The Hawaiian chain of volcanoes is many things: spectacular, incandescent, and – volcanologically speaking – unique. As a new Nature study by the Australian National University (ANU) has pointed out, these volcanoes are essentially composed of two tracks growing alongside each other, and they think they finally know why.
At present, the region’s effusive volcanism is centered on the volcano of Kilauea, but in 10,000-100,000 years, this will move onto Lo’ihi, an underwater seamount (volcano) that will one day rise up above the waves and form the newest island in the Hawaiian chain.
The creation of the extinct volcanic isles in the chain, Lo’ihi’s birth, and Kilauea’s eruptive activity is all down to an upwelling superheated mantle plume. This type of “hotspot” volcanism can be found in several other places across the world, which causes a vast degree of melting in the crust and produces a lot of magma that often continuously erupts on the surface.
As the Pacific tectonic plate continues to drift around the world, the hotspot remains stationary, so it melts the crust along a path – consequently, you have a chain of volcanoes.
That’s not all there is to the extremely unusual Hawaiian hotspot. If you look at them on a map, you’ll notice another section, the Emperor Chain, bending off quite sharply in another direction.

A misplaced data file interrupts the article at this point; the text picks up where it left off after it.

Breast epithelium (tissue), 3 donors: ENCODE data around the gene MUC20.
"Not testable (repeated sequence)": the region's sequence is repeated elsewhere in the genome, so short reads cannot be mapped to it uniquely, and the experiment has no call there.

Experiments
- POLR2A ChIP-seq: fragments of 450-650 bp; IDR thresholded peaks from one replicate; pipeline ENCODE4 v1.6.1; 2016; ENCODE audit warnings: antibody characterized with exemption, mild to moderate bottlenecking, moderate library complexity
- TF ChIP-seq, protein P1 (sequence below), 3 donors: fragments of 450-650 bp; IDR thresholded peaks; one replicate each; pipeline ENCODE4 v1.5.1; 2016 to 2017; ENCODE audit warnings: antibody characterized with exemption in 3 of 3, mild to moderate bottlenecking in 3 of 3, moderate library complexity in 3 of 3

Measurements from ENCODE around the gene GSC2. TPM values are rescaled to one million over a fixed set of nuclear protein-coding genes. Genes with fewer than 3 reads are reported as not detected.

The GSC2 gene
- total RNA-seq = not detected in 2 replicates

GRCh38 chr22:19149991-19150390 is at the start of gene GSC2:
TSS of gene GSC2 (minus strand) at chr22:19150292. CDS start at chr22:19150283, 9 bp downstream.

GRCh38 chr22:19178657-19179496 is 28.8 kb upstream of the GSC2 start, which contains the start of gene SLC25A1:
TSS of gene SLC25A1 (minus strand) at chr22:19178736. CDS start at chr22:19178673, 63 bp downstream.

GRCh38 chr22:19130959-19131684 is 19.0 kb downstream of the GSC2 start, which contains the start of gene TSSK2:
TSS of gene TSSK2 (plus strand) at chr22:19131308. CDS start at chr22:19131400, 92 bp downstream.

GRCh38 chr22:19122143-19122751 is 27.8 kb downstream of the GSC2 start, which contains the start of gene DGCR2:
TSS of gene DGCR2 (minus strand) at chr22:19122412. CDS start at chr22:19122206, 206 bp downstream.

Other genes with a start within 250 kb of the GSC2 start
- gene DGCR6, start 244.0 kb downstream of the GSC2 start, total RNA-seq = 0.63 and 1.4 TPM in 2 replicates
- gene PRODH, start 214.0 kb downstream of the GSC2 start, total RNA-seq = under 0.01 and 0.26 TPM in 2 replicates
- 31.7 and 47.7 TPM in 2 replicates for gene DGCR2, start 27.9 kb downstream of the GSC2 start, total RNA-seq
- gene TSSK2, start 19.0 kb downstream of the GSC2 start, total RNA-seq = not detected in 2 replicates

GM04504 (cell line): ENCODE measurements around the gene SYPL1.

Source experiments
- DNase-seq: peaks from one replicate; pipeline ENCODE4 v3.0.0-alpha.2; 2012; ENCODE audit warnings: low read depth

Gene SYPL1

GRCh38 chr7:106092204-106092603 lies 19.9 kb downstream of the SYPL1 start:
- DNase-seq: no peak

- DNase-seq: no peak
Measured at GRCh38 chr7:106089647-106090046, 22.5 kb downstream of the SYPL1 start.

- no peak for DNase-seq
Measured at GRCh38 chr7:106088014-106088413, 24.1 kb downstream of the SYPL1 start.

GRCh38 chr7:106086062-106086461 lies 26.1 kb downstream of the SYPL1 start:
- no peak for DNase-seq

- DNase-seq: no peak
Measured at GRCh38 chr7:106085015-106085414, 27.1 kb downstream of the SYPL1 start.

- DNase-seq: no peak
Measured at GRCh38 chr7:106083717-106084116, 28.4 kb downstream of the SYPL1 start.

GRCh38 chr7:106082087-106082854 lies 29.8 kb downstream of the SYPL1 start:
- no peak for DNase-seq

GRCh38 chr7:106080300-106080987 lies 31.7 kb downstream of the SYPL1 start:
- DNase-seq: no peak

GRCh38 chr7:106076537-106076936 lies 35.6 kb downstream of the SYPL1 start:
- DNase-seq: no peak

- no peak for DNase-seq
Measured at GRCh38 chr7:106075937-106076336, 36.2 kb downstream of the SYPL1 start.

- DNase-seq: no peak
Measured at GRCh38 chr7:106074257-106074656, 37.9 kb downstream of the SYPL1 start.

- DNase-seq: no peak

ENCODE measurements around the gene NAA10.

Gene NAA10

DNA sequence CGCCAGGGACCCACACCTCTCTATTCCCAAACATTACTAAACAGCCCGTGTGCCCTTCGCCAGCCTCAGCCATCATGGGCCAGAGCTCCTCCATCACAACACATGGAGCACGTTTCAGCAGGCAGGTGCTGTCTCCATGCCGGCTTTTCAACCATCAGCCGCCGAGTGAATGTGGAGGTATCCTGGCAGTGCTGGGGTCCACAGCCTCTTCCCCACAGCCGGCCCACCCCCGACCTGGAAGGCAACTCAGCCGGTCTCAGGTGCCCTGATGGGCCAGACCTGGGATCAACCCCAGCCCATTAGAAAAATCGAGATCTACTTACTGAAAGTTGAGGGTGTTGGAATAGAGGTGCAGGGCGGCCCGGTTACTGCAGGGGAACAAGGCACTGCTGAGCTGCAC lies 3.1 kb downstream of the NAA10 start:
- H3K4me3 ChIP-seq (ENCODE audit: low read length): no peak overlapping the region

This couldn’t be explained by the movement of the Pacific plate, but a team of volcanologists last year worked out that it was because the mantle plume itself was bent around 50-100 million years ago. This meant that it wasn’t melting crust directly above it, but to the side of it, so to speak – hence the bend in the Emperor-Hawaiian Seamount Chain.
Whatever caused this plume to warp – a sudden flow change in the mantle, probably – it also appears to have “split” the melting regions in the crust between one of high-pressure and another of low-pressure. This generated two zones of parallel but distinctive volcanism, named Loa and Kea.
Hawaii's two volcanic tracks have been known about for sometime, but their origin has been unclear until now. Tim Jones/ANU
According to the team’s models, around 3 million years ago, this double-pluming was exacerbated by a sudden change in the movement of the Pacific plate. This helped make the two small hotspots more distinct, and as the plate continued to drift around, two volcanic “tracks” were formed.
This helped push magma up across a wider area, which explains why the Hawaiian volcanoes are so voluminous. Indeed, Mauna Loa was for a long time thought to be the world’s largest volcano – this has since been pushed to second place by Tamu Massif in the Northwest Pacific Ocean, which is the size of New Mexico.
One day, the plume will reset itself and align with the Pacific Plate, thereby merging the two volcanic tracks into one.